When you first begin working for yourself while you're receiving Social Security disability benefits, Social Security gives you the chance to try to start your business without losing your benefits. You have a total of nine months to try starting a business or freelancing, during what's called a "trial work period" (TWP). During the TWP, you won't lose benefits regardless of your earnings, as long as you report your work to the Social Security and you are still disabled.
Your trial work period starts when you begin to work for yourself and perform a "significant" amount of services. Social Security will find that your services are significant if you earn more than $970 (gross) per month or you work more than 80 hours in a month for your own business.
Your trial work period will last a total of nine months during a five-year period. The months do not have to be consecutive. Again, a month counts toward the nine-month TWP whenever you work over 80 hours in a month or earn more than $970 (in 2022) in a month.
During those nine months, you can make over the SGA amount ($1,350 in 2022) without having it affect your SSDI benefits. At the end of those nine months, if you are still working and Social Security decides that you are performing SGA, the agency will terminate your benefits.
Your Extended Period of Eligibility (EPE) begins the month after your TWP ends. If you don't have nine months that count as trial work, you aren't entitled to an EPE.
The Extended Period of Eligibility has two parts. The first 36 months of the EPE is called the "re-entitlement" period, where your small business or freelance activity might cause you to lose benefits for some months but not others.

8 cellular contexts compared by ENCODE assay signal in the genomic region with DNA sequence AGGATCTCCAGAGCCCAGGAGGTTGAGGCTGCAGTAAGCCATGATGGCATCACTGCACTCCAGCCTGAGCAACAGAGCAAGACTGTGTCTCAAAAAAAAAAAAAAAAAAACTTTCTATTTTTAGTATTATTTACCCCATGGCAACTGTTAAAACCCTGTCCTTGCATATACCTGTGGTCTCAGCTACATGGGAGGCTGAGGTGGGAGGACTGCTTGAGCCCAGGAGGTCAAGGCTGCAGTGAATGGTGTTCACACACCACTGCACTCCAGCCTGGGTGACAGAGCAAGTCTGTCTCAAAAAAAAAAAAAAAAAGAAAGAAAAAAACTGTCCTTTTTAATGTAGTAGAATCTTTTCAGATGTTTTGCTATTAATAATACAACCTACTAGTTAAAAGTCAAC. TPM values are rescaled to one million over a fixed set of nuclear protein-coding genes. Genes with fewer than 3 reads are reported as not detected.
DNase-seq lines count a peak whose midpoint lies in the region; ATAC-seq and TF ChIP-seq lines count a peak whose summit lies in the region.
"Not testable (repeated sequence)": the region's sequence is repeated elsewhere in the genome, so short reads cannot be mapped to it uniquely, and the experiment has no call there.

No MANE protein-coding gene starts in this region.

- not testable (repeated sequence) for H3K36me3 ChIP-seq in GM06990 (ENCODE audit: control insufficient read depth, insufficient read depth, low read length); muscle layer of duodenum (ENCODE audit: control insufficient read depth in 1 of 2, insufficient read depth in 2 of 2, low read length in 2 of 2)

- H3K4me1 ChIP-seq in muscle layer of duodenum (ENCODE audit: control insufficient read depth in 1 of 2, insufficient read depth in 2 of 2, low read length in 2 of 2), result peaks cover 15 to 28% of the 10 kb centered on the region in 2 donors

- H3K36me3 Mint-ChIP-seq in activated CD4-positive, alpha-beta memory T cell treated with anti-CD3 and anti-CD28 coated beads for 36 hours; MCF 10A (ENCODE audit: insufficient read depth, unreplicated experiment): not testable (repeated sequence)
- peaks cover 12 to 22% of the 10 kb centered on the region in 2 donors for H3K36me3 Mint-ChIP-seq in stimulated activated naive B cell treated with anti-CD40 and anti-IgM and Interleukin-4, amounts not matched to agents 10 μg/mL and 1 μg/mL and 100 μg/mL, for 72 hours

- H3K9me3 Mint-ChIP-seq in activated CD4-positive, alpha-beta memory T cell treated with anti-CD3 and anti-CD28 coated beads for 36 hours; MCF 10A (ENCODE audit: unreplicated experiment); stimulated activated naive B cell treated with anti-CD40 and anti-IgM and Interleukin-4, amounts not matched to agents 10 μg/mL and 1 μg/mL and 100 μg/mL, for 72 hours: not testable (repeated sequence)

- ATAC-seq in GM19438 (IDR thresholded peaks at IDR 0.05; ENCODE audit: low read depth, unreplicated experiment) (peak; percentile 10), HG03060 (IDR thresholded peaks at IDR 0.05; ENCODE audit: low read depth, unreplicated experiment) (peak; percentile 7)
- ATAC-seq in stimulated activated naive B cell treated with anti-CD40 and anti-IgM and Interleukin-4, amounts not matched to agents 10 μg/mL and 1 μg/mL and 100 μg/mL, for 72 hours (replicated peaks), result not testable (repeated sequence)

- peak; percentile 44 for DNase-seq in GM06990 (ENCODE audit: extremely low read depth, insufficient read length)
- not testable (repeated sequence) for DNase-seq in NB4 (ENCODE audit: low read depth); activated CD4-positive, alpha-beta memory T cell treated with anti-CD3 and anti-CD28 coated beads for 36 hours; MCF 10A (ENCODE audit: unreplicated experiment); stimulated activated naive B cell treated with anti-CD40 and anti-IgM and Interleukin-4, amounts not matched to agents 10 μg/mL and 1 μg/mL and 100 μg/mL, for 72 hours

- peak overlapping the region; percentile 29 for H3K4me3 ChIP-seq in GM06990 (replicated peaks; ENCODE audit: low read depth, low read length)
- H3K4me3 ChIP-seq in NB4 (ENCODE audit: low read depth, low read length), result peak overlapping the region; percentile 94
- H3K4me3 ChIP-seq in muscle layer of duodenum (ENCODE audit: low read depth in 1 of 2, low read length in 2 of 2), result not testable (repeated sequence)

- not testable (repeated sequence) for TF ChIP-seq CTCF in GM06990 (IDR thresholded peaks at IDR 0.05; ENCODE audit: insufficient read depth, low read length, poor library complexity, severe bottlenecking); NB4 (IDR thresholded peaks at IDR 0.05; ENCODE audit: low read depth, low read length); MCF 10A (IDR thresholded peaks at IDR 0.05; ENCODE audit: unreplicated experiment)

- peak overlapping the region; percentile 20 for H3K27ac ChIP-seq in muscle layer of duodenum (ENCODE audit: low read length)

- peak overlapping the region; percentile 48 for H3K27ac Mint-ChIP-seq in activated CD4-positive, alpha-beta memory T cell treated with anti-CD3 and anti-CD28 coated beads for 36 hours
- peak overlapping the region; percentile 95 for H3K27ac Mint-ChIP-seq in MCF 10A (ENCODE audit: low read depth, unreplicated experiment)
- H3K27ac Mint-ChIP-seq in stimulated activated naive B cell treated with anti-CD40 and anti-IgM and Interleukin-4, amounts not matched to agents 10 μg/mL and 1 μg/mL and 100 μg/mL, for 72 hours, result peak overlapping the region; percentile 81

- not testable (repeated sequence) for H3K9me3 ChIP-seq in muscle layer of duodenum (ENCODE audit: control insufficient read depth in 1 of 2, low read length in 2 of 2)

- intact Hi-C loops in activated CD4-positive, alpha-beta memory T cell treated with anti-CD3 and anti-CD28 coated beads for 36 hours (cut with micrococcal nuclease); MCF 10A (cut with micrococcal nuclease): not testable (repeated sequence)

If you run a small business or do freelance work during your re-entitlement period, your eligibility to receive a monthly SSDI check will be determined on a month-to-month basis. You will get benefits for any month that your work activity is not at the SGA level. During these 36 months, to determine whether your work activity is considered SGA, Social Security will apply the "countable income test," as discussed in "Can I Start a Small Business and Still Receive Social Security Disability Benefits?"
If your business activity is considered SGA in any month during the re-entitlement period, your benefits will be "ceased." You are entitled to a three-month grace period though, so you will still get benefits for that month plus the next two months. If your work activity falls below the SGA level again, your benefits will re-start without a new application. After a benefits cessation during the re-entitlement period, Social Security will evaluate your work under the "three tests" to decide if your benefits can restart.
After your 36-month re-entitlement period has ended, your benefits will stop if your self-employment rises to the SGA level again. You will have to apply for disability benefits again if you stop working for yourself because of your disability. However, if you become unable to continue your freelance or small business activity within five years of your benefits being stopped, you may be entitled to "expedited reinstatement" of your benefits.
For more information on the amount of self-employment work you can do, see our article on working for yourself while collecting Social Security disability benefits. For more information on the trial work period or EPE, see our article on starting to work while on SSDI.
Updated February 10, 2022